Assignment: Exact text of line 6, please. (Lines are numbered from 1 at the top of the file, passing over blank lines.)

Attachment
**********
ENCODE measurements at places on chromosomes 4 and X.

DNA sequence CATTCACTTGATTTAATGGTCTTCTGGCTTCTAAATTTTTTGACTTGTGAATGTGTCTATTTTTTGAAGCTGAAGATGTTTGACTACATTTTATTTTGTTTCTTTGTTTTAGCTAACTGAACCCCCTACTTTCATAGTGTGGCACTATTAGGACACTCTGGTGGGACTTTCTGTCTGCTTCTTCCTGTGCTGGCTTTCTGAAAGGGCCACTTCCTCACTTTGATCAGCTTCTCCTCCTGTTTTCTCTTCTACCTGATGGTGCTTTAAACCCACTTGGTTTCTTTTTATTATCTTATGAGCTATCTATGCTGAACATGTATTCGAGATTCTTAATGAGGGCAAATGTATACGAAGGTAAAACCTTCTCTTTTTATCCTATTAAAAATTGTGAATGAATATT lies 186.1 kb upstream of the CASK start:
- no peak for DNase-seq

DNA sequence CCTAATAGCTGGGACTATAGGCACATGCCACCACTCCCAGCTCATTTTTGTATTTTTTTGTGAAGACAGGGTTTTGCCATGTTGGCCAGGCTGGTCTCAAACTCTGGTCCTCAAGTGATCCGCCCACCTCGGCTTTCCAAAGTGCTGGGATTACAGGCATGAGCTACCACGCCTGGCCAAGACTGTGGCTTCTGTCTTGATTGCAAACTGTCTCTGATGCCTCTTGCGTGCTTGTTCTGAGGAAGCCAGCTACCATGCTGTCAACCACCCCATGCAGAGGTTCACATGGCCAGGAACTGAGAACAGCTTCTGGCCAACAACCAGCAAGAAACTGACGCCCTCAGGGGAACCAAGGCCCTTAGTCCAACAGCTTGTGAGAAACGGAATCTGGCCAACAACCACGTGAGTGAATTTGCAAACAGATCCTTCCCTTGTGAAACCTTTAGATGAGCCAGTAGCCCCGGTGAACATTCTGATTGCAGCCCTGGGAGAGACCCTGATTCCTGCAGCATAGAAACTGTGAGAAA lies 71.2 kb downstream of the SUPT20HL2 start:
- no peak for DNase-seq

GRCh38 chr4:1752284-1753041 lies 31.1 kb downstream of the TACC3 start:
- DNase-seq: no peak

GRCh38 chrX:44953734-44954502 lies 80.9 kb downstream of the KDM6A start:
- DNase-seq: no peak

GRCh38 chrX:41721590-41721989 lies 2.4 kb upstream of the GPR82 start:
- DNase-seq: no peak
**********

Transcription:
GRCh38 chr4:1752284-1753041 lies 31.1 kb downstream of the TACC3 start: